If, in the heat of battle, the adversary lands on the ground, it may be appropriate to stomp on his ankle as you make your escape, assuring that he cannot chase you. This technique can even look accidental, not that we would necessarily recommend that. Regardless, you need to be prepared to articulate why you took the action you did if you strike a downed adversary. Stuff like that looks really bad to witnesses. You must have legitimate reasons why the other guy is still a threat.

It is difficult to practice assaulting the ankle safely with a training partner. For this application, we recommend slow work. Use movement, angles, and body alignment during sparring to position yourself to hit the ankle with your strike, but do everything in slow motion so that no one gets hurt.

It is important to restrain yourself in slow drills. If you maintain a constant speed relative to your partner, the results will be much more realistic than if you accelerate to land the blow. Practice stomps, entanglements, and also kick defenses so that you can attack the ankle with both your feet and hands. When you capture and torque the ankle, go really slow so that your training partner can roll out of the technique without becoming injured. Overtorquing the ankle almost always injures the knee, and knees tend to heal poorly.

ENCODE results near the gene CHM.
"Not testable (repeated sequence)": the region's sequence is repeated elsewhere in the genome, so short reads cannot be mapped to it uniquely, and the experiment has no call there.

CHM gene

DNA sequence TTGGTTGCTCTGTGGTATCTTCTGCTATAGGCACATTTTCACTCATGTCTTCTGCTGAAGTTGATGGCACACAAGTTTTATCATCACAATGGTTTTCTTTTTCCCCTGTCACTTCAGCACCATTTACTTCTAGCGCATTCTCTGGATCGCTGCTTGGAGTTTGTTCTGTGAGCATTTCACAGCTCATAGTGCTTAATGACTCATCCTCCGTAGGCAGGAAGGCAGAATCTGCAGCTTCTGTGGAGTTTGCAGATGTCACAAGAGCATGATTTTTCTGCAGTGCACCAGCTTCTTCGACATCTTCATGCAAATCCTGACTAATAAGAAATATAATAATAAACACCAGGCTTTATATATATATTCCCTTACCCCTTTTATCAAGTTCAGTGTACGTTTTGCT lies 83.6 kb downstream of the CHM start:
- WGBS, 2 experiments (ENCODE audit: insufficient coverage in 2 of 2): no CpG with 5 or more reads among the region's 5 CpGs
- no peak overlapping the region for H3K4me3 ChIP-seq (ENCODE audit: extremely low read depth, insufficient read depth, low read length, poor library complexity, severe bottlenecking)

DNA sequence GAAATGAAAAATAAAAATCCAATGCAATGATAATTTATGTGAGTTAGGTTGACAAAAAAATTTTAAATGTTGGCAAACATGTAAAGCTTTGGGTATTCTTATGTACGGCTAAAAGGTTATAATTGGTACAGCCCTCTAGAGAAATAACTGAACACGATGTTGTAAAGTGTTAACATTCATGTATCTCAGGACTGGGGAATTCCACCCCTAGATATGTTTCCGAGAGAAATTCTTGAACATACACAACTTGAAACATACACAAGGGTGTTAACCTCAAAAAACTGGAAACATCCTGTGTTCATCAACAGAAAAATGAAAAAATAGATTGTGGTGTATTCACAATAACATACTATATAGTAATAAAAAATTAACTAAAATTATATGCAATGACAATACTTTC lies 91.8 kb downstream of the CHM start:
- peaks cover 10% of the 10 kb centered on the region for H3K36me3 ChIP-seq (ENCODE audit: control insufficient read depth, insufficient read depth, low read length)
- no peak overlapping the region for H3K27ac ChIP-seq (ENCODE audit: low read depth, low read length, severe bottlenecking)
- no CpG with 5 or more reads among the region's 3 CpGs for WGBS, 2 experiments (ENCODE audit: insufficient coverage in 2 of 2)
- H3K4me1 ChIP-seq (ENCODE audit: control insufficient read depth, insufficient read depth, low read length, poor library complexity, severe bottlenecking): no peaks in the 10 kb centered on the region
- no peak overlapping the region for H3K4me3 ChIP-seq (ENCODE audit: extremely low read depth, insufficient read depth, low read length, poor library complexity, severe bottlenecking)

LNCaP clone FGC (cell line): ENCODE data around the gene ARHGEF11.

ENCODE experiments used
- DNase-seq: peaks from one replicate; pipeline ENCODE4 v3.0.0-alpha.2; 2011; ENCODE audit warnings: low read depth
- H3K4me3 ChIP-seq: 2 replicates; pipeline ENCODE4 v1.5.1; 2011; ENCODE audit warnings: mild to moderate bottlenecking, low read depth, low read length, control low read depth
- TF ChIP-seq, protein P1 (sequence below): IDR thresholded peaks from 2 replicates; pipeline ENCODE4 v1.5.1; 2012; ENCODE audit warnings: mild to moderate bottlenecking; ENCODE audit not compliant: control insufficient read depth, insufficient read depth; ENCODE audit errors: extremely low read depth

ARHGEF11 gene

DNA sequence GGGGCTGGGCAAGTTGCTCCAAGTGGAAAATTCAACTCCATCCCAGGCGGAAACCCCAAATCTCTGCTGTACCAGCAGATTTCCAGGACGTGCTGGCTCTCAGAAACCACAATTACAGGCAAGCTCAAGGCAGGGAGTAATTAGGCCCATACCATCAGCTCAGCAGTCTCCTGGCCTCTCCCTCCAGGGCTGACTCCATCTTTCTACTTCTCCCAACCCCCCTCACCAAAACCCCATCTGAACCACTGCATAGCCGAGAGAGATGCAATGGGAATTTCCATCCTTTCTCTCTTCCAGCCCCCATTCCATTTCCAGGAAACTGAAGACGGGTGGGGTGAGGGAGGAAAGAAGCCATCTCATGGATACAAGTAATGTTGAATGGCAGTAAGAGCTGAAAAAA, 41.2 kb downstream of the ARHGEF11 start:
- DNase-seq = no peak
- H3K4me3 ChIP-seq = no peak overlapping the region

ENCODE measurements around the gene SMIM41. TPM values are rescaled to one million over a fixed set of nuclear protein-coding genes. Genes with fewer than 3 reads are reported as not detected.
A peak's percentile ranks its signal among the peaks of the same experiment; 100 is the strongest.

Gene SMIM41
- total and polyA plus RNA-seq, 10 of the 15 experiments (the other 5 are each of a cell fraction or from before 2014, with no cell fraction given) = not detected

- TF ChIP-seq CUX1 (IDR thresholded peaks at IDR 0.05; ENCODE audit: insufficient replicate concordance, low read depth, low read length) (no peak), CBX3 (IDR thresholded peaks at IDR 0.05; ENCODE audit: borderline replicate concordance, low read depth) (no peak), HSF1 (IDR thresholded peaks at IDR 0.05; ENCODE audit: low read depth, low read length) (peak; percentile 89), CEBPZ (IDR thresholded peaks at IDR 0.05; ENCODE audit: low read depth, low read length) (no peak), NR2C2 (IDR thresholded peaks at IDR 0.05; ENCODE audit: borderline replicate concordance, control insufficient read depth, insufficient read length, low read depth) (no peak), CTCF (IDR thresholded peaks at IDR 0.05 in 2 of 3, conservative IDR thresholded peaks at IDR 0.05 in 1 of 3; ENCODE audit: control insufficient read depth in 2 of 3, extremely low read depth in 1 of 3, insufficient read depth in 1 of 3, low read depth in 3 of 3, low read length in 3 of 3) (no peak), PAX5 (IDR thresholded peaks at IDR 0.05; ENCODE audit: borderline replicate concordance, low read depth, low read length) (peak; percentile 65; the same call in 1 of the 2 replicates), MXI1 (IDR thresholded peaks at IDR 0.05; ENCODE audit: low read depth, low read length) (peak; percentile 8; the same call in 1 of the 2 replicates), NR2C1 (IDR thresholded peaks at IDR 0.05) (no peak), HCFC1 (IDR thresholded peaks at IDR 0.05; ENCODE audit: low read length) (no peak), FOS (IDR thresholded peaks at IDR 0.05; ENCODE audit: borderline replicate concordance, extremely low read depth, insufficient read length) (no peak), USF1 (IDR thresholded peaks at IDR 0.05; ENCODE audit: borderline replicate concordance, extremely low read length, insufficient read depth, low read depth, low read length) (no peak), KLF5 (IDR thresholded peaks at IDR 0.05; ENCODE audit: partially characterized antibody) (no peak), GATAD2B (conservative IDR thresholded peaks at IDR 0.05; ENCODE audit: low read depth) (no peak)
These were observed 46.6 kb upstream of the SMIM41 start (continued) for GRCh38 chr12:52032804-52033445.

Talk to each other afterward. What works, what does not, and why?

Knee

I was in the zone. It was like I knew what every competitor I faced was planning to do before he tried it. And I beat them all with ease. Undefeated in a double-elimination, I reached the semi-finals. And then the accident happened.

My left knee was bent as I took a lunge step. That puts something like ten times your body weight on the joint. At that instant, he struck the side of my knee. It wasn’t a legal target, or what he was actually aiming for, yet the combination of my movement and his momentum meant that his blow connected in just the right place at exactly the wrong time. I had this weird rubbery feeling as my knee lurched sideways, seemingly independent from the rest of my body, and then snapped back into place.

It felt really weird, but it didn’t hurt. Until I tried to take another step. And fell. And couldn’t put any weight on my left leg after I got back up. I found out later that it was a medial meniscus cartilage tear. And stretched ligaments.

He was disqualified, but I was done. Not just for the day, but for four months including arthroscopic surgery and rehab.